Johannesburg's cathedral to rugby union held the most racially mixed crowd that can ever have attended a major sporting event in the country, attracted by the meeting of Arsenal and Manchester United in the United Bank International Soccer Festival.
You were as likely to be sitting among a mini-bus full of blacks from Soweto as among British expatriates, or among a coach-load of Cape Coloureds, Malays and whites from Cape Town, 900 miles away, as easily as a party of Indians from Durban.
It was evidence for those who believe that sport - and football in particular - can be a powerful unifying force in this troubled country. It was also profoundly untypical and potentially misleading.
Football in South Africa, despite exceptions like the former Manchester United goalkeeper, Gary Bailey, and Neil Tovey, the Kaizer Chiefs captain lionised by black fans, remains firmly rooted in the black sporting ghetto.
Whites who have never been within 1,000 miles of Old Trafford or Highbury follow the progress of English clubs with a passion, but they would not dream of going in any numbers to Soccer City, on the fringes of Soweto, to watch the domestic product.
The reason for this, apart from the black environment in which the games are staged, is primarily that they are not very good.
The emergence from international isolation into the spotlight has exposed South African football as having fallen behind much of the rest of Africa.
Already out of the qualifying stages of the World Cup, South Africa has also been eliminated from the African Nations Cup, finding themselves embarrassingly outclassed by Zambia only a matter of weeks after the Zambians had lost 18 of their best players in an air disaster and managing only a goalless home draw against tiny Mauritius.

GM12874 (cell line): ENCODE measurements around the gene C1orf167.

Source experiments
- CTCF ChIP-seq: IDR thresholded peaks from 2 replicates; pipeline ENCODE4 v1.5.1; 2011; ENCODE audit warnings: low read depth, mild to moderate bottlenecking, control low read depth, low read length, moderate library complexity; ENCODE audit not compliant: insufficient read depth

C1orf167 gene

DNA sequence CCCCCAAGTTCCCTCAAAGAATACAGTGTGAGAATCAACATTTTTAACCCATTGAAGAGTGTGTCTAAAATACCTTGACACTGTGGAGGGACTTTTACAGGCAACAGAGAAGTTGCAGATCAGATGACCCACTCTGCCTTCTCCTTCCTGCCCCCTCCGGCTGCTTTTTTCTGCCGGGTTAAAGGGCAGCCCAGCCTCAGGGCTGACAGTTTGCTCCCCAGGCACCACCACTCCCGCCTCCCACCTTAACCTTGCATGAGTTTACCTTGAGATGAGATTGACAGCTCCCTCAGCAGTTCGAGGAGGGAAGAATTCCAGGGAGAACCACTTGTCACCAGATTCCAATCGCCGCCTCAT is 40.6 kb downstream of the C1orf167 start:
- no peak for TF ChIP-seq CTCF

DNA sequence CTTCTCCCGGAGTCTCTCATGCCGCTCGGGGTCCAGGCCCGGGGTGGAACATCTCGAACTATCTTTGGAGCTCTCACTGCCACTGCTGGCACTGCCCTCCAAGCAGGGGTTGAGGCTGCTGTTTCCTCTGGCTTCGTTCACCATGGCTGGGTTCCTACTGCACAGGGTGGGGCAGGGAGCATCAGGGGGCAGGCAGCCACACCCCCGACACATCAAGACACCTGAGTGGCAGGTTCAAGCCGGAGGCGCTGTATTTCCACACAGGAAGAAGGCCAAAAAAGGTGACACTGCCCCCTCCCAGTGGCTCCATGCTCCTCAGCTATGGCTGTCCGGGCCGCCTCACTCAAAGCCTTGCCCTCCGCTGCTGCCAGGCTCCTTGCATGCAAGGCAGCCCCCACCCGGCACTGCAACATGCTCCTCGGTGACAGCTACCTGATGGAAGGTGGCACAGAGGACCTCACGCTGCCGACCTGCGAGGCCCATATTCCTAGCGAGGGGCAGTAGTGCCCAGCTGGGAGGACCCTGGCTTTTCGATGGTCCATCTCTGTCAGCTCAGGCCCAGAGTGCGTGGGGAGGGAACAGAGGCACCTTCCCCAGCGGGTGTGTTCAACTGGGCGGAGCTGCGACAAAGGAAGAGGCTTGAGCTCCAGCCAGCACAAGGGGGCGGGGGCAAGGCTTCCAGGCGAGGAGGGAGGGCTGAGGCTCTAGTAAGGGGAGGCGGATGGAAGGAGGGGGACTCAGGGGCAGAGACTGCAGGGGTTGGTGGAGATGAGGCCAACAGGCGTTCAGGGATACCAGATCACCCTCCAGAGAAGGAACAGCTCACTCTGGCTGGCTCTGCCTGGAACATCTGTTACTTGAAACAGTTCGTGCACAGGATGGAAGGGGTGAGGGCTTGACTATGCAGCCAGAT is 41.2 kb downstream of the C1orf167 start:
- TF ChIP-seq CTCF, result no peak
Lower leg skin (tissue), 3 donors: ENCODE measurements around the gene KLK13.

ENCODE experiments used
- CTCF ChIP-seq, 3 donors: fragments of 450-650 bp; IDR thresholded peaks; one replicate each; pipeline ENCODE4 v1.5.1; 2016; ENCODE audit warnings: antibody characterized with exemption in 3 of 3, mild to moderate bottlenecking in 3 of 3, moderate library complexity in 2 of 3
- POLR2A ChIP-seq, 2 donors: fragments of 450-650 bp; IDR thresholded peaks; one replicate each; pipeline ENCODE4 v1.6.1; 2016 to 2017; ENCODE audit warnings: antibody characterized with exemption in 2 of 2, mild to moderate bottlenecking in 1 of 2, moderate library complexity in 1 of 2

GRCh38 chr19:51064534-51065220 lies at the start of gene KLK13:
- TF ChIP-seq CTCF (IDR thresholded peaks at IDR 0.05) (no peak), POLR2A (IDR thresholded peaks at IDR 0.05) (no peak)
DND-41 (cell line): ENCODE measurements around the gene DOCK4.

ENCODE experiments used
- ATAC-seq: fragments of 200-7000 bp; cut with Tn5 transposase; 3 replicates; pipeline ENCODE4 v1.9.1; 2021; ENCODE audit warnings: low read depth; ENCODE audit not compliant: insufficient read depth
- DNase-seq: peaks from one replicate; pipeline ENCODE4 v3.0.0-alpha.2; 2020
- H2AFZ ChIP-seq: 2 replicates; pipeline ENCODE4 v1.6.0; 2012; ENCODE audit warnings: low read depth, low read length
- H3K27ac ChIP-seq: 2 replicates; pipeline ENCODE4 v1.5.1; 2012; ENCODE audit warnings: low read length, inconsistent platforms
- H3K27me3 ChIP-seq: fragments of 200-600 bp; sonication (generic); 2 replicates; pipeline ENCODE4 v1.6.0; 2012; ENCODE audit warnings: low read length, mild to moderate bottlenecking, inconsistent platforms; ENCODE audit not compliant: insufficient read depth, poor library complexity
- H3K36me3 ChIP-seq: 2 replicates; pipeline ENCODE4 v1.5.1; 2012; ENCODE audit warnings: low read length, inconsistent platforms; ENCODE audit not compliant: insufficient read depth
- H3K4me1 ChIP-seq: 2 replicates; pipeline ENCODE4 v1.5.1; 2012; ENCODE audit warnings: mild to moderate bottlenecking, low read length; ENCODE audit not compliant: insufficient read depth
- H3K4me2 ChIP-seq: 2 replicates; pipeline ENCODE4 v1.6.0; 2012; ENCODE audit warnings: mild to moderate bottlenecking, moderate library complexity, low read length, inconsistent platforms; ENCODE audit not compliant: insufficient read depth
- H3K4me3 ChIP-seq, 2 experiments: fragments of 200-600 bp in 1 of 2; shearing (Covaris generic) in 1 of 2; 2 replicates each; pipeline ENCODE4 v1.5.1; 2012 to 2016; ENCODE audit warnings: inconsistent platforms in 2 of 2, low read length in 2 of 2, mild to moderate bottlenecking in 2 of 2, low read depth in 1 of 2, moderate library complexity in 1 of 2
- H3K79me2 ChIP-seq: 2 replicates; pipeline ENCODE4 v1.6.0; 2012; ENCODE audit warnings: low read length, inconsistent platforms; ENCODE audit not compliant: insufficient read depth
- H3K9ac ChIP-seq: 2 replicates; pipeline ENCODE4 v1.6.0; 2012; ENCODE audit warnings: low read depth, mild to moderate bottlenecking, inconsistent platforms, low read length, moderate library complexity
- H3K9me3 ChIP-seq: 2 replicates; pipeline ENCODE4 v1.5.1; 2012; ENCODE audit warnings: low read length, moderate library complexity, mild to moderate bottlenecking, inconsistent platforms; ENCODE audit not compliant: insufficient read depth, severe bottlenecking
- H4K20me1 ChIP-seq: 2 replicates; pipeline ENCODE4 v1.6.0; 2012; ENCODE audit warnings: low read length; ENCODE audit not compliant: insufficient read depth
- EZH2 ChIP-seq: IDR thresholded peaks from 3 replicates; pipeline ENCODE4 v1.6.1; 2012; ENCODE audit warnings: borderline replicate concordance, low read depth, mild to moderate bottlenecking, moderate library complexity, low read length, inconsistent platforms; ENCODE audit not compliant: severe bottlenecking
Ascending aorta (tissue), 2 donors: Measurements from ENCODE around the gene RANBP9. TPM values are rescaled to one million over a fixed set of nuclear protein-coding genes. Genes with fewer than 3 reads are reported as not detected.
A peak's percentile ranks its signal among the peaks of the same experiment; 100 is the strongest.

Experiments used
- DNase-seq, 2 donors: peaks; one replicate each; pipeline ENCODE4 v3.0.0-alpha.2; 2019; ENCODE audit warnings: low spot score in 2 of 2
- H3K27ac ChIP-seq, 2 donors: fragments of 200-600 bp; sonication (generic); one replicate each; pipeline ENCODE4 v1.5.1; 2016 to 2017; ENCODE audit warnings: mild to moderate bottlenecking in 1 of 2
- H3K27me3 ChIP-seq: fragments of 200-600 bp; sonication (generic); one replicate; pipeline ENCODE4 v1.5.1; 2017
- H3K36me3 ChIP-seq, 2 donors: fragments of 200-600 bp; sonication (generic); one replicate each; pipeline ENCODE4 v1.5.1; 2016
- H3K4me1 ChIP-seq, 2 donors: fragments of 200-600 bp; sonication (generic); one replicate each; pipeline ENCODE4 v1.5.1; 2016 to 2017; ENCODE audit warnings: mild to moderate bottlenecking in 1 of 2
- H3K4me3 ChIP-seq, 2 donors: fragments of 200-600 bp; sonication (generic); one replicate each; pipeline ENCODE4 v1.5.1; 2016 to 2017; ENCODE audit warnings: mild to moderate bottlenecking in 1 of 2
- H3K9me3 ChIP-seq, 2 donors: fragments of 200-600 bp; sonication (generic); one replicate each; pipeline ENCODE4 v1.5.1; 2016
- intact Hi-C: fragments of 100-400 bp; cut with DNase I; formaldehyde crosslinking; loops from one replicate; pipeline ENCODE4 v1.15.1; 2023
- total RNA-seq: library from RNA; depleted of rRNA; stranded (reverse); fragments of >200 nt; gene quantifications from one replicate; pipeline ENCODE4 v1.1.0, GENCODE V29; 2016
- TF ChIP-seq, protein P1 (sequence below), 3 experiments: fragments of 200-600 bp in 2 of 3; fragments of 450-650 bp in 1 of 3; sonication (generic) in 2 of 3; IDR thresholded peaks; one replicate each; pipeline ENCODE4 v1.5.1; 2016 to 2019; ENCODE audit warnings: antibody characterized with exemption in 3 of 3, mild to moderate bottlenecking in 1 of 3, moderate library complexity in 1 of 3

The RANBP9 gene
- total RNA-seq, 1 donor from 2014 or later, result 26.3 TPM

Kaizer Chiefs, the most high-profile club side in the country, were recently knocked out of the African Champions Cup by Zamalek, the Cairo team coached by Dave Mackay.
Although South Africa has a long history of exporting players, like the white Eddie Firmani and Stuart Leary to Charlton in the Fifties and the Coloured (in the apartheid definition) Albert Johanneson to Leeds in the Sixties, they have no current equivalent of Coventry's Peter Ndlovu. A few spells on loan in the Greek Second Division seem to be about the limit of the current crop.
Isolation clearly has a lot to answer for, but there is also criticism here of the lack of an effective development programme which could convert the obvious love for the game at township pitch and backstreet level into a better standard of professional football .
Football and corruption are two words which are frequently linked together here. One official is in prison for a confidence trick involving television rights for the last World Cup.
The development potential of famous overseas players is exploited only tentatively. Manchester United's coaching clinic for 100 hand-picked township children at Tembisa last week could have looked suspiciously like a token effort had it not been for for the enthusiasm of players like Steve Bruce.
Even the chance to watch world-famous foreign sides in action could lose its glitter if there are many repeats of the Milan fiasco earlier this year.
Publicity homed in on the projected meeting between Ruud Gullit and Nelson Mandela, to whom he dedicated one of his European Cup medals. Mandela was there but Gullit never left Europe, once more exposing South African football to the criticism that it is better at misleading its public than delivering the goods.
Many of the fans who were disappointed that day then have now had the consolation of seeing the likes of Ryan Giggs and Ian Wright. But it will take more than flying visits, even by the most magnetic names in the football world, to bring South Africa up to the pace of the best of the rest of Africa.
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